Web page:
“How do you build a hospital in a country with no infrastructure? You just get up and do it. The Edna Adan Maternity Hospital is actually my second hospital – the first, in Mogadishu in neighbouring Somalia, fell into the hands of the warlords during the civil war. The fact that there was no infrastructure, and that so many people doubted me, just made me more determined. I put everything I had into it – all my savings from my years working with WHO, and the proceeds from selling my jewellery and my car – plus donations from the local community and from the diaspora worldwide. I always kept that picture in my mind of the woman who is smelly, who is bleeding, who doesn’t have anywhere else to go. That’s the person I want to help.
“I was co-opted into becoming a politician. When I was first asked to become the Minister for Social Affairs, I said no. My hospital had only been open for five months, and I felt like a mother with a new baby. Then the new president got his wife on the case and she used the magic words, remember, you’ll be opening the door for other women. So I agreed to split my time 50/50. There were no buildings, so we turned a floor of the hospital into the Ministry. From there, I went on to become Foreign Minister.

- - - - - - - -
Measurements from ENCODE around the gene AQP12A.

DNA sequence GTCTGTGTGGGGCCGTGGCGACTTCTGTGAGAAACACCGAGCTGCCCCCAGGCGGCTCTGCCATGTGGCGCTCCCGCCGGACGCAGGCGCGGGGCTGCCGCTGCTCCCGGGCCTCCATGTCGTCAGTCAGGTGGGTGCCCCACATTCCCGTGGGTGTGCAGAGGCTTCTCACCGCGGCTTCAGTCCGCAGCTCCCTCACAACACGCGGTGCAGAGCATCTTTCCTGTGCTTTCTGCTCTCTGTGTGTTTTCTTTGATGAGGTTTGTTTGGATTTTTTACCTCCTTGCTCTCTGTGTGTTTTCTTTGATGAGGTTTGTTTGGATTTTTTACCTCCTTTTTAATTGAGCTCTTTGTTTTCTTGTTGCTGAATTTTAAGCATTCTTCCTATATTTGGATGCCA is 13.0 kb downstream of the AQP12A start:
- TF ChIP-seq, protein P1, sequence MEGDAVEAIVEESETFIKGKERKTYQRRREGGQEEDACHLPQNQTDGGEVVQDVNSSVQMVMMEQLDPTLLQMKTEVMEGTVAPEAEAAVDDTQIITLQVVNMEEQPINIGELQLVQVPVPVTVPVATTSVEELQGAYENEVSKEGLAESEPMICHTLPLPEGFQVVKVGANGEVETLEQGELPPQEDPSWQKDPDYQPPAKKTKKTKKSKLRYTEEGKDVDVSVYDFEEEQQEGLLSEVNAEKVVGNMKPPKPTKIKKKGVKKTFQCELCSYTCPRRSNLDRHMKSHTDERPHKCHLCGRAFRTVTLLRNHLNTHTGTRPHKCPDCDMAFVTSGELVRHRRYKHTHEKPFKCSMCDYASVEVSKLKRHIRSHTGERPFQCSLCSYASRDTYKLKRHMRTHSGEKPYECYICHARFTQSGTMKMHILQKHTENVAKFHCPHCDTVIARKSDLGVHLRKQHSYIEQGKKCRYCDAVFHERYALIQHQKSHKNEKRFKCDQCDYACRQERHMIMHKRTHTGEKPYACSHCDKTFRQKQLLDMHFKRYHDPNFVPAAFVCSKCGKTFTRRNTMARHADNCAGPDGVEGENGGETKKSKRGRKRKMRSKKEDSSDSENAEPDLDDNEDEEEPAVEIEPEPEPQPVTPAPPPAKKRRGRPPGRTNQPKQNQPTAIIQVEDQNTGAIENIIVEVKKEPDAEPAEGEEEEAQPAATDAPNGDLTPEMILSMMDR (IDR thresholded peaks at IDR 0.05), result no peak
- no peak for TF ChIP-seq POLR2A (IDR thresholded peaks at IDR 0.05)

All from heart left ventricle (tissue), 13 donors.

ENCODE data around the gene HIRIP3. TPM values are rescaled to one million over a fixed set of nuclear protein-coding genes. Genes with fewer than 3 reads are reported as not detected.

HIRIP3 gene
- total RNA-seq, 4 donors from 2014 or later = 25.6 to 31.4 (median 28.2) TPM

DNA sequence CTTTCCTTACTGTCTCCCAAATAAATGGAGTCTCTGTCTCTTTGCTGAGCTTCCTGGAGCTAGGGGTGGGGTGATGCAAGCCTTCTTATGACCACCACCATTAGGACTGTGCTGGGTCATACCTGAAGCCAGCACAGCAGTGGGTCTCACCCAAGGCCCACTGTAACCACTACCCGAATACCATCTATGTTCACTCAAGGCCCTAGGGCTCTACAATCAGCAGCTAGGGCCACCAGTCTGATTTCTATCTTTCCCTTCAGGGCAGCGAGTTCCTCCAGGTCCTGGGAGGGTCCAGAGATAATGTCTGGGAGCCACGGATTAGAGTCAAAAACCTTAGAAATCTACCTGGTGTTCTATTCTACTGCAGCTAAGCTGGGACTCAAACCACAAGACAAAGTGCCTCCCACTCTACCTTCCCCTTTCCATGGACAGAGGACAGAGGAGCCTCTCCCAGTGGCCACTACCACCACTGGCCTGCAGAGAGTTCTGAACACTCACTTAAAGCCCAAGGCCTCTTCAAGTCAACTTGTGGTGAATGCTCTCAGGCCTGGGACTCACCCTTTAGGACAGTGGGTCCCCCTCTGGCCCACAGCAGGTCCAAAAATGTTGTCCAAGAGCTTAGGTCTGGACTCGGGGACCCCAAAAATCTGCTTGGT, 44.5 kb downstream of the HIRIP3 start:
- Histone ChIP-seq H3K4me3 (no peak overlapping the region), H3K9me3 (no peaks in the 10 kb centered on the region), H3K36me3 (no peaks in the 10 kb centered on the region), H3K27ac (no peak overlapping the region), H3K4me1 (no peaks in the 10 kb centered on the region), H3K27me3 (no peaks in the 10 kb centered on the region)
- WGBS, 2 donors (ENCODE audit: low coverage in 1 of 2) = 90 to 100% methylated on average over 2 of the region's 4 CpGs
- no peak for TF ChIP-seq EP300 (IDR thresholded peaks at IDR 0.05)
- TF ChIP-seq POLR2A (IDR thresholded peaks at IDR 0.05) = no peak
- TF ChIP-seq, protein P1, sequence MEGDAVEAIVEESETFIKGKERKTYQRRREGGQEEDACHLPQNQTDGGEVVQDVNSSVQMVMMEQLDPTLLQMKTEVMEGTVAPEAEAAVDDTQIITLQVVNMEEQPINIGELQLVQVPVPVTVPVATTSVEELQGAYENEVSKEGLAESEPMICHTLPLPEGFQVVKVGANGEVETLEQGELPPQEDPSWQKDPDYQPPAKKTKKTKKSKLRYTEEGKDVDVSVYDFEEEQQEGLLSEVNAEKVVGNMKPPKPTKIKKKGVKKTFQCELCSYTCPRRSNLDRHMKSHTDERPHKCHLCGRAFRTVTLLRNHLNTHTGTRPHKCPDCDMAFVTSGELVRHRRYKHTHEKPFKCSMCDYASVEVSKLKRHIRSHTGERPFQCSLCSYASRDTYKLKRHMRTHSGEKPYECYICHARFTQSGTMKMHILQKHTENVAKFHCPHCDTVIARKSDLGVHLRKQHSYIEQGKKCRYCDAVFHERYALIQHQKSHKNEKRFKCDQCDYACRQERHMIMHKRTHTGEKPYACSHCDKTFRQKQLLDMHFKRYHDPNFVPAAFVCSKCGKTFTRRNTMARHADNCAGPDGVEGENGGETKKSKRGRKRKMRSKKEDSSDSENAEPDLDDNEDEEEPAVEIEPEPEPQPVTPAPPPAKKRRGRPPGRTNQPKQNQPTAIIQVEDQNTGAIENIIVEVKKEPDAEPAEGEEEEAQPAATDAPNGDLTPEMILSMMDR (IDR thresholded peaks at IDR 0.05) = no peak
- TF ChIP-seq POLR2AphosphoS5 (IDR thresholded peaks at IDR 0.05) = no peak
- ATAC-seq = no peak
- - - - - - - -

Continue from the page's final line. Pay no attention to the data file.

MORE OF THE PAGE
“Now we have 200 staff, and I’ve established a university too, with 1500 students. We offer courses in nursing, midwifery, public health, nutrition, veterinary health, pharmacy, laboratory and medicine– it’s very comprehensive. This is my way of helping us develop and keep the talent we so desperately need in the country, and stopping our young people falling prey to human trafficking and terrorism. My next target is teacher training. We need to professionalise teaching here, and make sure our children are getting a proper education.
On taking time off
“I was born with a strong desire to fix things. Why should I have downtime? When I need to recharge my batteries, I go out to my family’s camel farms and feed the newborn calves – that’s very therapeutic. But I don’t take much time off.”
I’m 81 this year, and I don’t have time to waste. There are still so many things I want to do. Holidays can wait.
– Edna Adan IsmailSources: LSBU (London South Bank University )